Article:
Iron acquisition and virulence in Helicobacter pylori: a major role for FeoB, a high-affinity ferrous iron transporter
Article first published online: 11 DEC 2002
Volume 37, Issue 2, pages 274–286, July 2000
How to Cite
Velayudhan, J., Hughes, N. J., McColm, A. A., Bagshaw, J., Clayton, C. L., Andrews, S. C. and Kelly, D. J. (2000), Iron acquisition and virulence in Helicobacter pylori: a major role for FeoB, a high-affinity ferrous iron transporter. Molecular Microbiology, 37: 274–286. doi: 10.1046/j.1365-2958.2000.01987.x
- Issue published online: 11 DEC 2002
- Article first published online: 11 DEC 2002
- Accepted 27 April, 2000.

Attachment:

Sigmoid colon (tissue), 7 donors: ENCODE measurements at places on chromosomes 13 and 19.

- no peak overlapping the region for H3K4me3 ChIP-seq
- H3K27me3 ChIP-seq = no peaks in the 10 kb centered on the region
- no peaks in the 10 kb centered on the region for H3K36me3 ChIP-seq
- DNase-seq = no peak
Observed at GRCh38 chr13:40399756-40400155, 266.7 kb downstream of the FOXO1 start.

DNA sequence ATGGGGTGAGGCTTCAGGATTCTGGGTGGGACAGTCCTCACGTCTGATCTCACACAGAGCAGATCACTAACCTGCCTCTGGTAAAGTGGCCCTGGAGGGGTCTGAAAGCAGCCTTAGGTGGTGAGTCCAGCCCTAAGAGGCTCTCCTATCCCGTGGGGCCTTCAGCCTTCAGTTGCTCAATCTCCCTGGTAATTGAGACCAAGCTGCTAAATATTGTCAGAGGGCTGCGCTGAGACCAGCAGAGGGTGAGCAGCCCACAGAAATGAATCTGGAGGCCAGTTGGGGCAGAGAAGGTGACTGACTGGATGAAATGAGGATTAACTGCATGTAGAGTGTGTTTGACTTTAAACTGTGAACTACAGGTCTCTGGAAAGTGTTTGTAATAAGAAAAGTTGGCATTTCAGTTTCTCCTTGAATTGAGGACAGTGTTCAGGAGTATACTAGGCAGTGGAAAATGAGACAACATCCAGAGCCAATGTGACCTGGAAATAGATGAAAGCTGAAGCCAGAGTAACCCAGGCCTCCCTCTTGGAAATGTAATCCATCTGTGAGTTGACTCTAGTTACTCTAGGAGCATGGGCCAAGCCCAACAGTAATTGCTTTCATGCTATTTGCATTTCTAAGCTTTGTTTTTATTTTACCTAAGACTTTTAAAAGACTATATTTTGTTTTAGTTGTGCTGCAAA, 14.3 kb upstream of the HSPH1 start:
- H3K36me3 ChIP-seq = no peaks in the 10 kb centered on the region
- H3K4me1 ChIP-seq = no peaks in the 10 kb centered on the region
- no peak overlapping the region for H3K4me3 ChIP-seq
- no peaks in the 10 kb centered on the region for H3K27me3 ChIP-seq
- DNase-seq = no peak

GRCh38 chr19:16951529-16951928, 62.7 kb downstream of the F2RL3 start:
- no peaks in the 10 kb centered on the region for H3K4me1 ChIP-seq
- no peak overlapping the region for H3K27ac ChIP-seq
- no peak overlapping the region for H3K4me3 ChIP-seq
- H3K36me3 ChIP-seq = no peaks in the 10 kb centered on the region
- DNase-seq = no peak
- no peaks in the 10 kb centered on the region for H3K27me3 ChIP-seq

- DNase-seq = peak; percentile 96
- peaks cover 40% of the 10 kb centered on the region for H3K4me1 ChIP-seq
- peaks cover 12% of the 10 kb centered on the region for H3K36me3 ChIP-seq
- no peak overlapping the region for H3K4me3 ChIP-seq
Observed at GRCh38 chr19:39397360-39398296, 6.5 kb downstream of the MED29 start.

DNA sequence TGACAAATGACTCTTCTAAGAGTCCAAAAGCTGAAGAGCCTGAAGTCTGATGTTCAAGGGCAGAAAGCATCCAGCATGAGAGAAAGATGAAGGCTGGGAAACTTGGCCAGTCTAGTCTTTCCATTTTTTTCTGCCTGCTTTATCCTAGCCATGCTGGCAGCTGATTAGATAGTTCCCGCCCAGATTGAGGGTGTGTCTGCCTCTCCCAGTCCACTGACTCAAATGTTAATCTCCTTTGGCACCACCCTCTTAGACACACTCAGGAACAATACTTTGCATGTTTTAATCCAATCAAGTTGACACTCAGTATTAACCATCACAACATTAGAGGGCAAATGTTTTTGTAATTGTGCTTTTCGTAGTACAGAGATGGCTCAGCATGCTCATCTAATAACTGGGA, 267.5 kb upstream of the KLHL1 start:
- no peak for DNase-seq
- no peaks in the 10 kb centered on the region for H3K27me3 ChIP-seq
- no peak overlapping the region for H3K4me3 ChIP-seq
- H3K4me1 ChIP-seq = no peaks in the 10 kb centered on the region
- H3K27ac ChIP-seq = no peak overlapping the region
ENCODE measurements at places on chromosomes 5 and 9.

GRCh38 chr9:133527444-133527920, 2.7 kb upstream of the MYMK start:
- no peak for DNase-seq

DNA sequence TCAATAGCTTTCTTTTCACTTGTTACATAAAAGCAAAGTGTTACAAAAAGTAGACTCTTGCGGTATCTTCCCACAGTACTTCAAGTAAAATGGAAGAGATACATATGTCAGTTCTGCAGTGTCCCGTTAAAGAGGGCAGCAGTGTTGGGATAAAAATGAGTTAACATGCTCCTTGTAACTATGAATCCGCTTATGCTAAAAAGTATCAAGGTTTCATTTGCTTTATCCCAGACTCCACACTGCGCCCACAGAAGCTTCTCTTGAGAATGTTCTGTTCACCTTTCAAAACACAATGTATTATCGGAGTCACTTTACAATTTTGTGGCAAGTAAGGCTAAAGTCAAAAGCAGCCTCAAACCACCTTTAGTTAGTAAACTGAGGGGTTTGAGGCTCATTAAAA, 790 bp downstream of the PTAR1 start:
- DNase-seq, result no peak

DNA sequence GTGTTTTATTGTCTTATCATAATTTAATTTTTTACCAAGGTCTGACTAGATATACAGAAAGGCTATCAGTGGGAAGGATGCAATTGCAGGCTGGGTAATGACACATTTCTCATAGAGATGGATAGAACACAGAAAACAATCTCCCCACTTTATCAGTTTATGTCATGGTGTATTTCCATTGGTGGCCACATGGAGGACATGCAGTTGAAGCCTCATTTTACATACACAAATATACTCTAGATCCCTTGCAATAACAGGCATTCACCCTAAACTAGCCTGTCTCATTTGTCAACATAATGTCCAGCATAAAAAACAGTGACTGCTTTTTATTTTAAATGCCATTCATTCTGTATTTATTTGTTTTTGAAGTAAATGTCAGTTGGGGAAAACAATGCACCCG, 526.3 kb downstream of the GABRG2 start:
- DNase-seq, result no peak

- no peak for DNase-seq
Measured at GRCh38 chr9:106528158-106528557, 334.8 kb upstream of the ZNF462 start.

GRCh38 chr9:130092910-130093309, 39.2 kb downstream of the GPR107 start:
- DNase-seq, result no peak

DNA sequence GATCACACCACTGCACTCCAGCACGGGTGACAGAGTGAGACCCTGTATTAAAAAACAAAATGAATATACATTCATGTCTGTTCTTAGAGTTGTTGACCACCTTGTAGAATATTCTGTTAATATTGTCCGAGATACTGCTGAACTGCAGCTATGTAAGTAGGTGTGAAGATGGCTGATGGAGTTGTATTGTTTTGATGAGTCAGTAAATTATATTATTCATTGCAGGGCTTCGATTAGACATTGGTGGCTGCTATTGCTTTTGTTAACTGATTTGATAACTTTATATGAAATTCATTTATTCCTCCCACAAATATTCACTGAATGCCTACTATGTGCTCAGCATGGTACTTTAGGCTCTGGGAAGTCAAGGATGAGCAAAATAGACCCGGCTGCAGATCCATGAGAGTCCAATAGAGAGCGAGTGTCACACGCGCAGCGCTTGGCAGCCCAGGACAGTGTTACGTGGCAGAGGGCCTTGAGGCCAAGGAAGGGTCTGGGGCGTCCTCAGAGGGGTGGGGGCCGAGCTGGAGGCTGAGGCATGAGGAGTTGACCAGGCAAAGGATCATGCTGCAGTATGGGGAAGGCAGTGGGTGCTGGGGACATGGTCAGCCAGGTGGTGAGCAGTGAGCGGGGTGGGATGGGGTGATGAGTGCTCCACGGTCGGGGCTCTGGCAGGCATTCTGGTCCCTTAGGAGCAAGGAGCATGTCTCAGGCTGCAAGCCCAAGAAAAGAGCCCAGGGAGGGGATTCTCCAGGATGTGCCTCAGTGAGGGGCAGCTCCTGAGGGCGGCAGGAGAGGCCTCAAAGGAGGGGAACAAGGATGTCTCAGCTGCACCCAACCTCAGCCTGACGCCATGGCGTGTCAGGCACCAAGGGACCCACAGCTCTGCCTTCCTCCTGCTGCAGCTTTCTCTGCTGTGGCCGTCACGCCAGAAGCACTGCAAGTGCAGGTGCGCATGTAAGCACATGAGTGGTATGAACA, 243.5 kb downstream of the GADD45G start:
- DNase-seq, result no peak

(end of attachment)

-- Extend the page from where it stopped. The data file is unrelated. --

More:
The genome sequence of Helicobacter pylori suggests that this bacterium possesses several Fe acquisition systems, including both Fe2+- and Fe3+-citrate transporters. The role of these transporters was investigated by generating insertion mutants in feoB, tonB, fecA1 and fecDE. Fe transport in the feoB mutant was ≈ 10-fold lower than in the wild type (with 0.5 μM Fe), irrespective of whether Fe was supplied in the Fe2+ or Fe3+ form. In contrast, transport rates were unaffected by the other mutations. Complementation of the feoB mutation fully restored both Fe2+ and Fe3+ transport. The growth inhibition exhibited by the feoB mutant in Fe-deficient media was relieved by human holo-transferrin, holo-lactoferrin and Fe3+-dicitrate, but not by FeSO4. The feoB mutant had less cellular Fe and was more sensitive to growth inhibition by transition metals in comparison with the wild type. Biphasic kinetics of Fe2+ transport in the wild type suggested the presence of high- and low-affinity uptake systems. The high-affinity system (apparent Ks = 0.54 μM) is absent in the feoB mutant. Transport via FeoB is highly specific for Fe2+ and was inhibited by FCCP, DCCD and vanadate, indicating an active process energized by ATP. Ferrozine inhibition of Fe2+ and Fe3+ uptake implied the concerted involvement of both an Fe3+ reductase and FeoB in the uptake of Fe supplied as Fe3+. Taken together, the results are consistent with FeoB-mediated Fe2+ uptake being a major pathway for H. pylori Fe acquisition. feoB mutants were unable to colonize the gastric mucosa of mice, indicating that FeoB makes an important contribution to Fe acquisition by H. pylori in the low-pH, low-O2 environment of the stomach.